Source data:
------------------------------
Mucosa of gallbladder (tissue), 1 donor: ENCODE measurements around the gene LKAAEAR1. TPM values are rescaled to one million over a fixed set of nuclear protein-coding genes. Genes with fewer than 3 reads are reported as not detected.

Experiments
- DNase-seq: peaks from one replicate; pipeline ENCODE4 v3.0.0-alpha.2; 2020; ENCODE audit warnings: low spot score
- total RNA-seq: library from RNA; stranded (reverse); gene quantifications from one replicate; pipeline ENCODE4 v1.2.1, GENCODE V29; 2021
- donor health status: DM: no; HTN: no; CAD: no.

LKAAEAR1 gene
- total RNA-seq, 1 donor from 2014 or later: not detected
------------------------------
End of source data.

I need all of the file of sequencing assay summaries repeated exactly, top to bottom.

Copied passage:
Mucosa of gallbladder (tissue), 1 donor: ENCODE measurements around the gene LKAAEAR1. TPM values are rescaled to one million over a fixed set of nuclear protein-coding genes. Genes with fewer than 3 reads are reported as not detected.

Experiments
- DNase-seq: peaks from one replicate; pipeline ENCODE4 v3.0.0-alpha.2; 2020; ENCODE audit warnings: low spot score
- total RNA-seq: library from RNA; stranded (reverse); gene quantifications from one replicate; pipeline ENCODE4 v1.2.1, GENCODE V29; 2021
- donor health status: DM: no; HTN: no; CAD: no.

LKAAEAR1 gene
- total RNA-seq, 1 donor from 2014 or later: not detected